Damn it! That’s the curfew claxon.
Boil fresh water in a copper kettle. Place precisely 5g of leaves into a lidded white ceramic cup. Add 280 mls of the boiled water and allow to infuse for exactly six minutes. Strain into a bowl.
“Contestants, you have 90 minutes. Let’s cook.”
Steam billowed behind her through the open bathroom door. She tightened the towel across her chest and padded to the bedroom. The scent of furniture polish and Airwick mingled with the lingering scent of her bubble bath. She dabbed her pink skin gently with the towel and reached for the jar of La Mer on the thrift store dressing table she’d bought that morning. She breathed in it’s soft aroma. Half the jar was gone already, she’d have to use it sparingly in future. But tonight warranted something special. She massaged the lotion into her skin in slow circular motions. Her hands were tight and red, her shoulders ached, but every surface of the apartment gleamed. She closed her eyes and sighed with satisfaction. She wrapped herself in her cashmere robe and went into the living room, taking time to drink in the freshly vacuumed carpet and battered pine coffee table. Her eyes fell on the bottle - the only dusty thing left in her new home. She smirked as she remembered the day it was bought. The vendor in his white gloves guiding them through the maze of oak casks to the “special selection”- rows of dark dusty bottles lying in cushioned racks, and the crown jewel, resting in it’s own lined casket. The vendor hovered his hand over the bottle. He spoke with her husband in reverential tones about tannins and bouquets. She had stifled a yawn. This wasn’t how she had expected their honeymoon in Venice to be. The Vendor had explained that they could import specific dust to adorn the bottle. Her snort of laughter had been silenced by their glares. When they spoke of the price, she baulked.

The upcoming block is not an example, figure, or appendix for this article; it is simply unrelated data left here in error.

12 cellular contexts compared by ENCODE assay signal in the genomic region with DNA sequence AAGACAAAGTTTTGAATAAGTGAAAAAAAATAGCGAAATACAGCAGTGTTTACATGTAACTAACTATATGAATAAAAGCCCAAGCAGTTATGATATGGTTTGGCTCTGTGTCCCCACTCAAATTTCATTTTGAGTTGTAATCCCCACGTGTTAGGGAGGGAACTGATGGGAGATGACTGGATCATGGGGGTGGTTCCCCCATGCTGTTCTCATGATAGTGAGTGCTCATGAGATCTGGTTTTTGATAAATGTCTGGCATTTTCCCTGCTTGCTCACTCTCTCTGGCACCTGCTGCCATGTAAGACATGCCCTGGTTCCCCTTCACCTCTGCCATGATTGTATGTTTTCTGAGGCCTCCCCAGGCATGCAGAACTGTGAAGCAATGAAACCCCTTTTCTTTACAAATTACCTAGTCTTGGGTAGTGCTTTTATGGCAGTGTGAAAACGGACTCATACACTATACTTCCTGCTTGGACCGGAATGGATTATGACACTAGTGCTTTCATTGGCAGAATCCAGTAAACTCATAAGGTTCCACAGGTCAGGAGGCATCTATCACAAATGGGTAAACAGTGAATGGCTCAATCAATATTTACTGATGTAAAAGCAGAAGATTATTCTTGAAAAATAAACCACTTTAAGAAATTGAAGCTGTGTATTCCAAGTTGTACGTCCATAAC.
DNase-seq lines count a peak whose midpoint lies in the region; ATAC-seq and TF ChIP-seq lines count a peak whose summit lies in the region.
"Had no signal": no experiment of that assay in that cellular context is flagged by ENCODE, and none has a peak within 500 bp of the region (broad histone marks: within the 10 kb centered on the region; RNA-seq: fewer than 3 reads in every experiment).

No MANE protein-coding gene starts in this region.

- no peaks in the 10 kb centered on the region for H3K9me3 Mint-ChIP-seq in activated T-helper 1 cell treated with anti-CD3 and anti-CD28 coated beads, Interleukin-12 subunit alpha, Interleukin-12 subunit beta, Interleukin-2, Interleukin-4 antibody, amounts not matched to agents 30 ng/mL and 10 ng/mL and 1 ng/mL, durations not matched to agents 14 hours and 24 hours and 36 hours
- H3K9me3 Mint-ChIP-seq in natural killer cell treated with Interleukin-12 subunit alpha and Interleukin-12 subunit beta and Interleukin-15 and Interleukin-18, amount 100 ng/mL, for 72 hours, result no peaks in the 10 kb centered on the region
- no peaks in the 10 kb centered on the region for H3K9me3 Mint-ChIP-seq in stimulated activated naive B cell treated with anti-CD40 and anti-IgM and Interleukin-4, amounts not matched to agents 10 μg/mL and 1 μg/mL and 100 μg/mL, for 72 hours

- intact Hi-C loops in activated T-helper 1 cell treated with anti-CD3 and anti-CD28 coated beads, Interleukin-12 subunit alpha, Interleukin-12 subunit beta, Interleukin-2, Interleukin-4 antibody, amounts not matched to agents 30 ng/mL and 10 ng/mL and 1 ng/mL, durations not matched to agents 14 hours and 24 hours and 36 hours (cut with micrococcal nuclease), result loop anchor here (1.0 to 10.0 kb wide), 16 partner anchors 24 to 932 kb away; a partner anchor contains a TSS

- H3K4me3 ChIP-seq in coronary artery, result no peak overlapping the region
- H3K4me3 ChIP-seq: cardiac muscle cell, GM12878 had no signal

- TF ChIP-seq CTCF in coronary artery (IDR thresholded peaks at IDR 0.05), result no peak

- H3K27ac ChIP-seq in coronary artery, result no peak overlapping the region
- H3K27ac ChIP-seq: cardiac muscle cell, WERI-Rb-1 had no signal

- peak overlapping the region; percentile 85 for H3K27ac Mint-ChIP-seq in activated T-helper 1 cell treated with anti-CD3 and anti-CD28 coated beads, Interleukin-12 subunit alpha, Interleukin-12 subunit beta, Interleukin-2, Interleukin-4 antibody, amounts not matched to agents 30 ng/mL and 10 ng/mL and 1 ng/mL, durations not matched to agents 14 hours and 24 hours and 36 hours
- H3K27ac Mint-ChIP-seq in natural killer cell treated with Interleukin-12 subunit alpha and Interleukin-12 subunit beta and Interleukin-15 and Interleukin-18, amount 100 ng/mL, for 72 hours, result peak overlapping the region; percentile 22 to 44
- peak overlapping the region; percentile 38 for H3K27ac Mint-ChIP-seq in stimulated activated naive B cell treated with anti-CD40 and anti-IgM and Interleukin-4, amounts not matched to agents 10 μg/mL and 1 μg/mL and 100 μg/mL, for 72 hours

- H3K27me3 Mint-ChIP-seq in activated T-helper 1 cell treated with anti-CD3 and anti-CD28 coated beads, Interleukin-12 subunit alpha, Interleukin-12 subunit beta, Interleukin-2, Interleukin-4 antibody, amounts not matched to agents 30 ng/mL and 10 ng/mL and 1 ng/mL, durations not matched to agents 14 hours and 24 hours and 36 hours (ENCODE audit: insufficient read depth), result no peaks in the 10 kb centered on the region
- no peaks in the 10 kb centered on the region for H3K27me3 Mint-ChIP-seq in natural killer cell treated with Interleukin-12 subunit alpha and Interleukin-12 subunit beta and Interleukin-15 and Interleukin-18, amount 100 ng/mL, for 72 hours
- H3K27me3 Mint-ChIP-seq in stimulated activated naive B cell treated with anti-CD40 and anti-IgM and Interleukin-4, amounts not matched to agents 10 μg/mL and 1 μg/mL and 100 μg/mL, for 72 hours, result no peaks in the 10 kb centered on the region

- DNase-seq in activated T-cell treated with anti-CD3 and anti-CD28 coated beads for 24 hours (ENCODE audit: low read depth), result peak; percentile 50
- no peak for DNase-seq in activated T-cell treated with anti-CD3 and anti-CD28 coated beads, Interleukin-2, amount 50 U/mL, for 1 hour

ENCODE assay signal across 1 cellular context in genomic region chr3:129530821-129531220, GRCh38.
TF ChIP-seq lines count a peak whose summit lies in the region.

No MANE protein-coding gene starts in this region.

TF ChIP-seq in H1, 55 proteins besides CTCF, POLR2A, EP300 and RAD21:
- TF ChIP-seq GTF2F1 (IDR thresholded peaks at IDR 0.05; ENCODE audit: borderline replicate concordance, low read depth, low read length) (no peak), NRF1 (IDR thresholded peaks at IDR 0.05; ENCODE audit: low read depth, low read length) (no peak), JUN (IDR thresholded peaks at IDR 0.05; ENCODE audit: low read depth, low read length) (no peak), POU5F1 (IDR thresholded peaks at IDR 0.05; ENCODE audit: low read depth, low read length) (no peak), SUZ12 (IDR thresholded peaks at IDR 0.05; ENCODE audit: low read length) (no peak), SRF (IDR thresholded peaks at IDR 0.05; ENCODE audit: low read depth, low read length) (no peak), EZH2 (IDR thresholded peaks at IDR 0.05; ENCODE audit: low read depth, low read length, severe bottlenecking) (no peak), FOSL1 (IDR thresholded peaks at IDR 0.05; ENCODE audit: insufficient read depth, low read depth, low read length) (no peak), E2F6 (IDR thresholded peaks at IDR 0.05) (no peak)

At 2:55 on his third night in the house, John sat bolt upright in bed. His ears strained to make out any noise. The light bulb seared his tired eyes but he didn’t dare switch it off. He wrung his hands as he scanned the room for something solid to hold. His golf clubs were still in a crate downstairs, yet to be unpacked.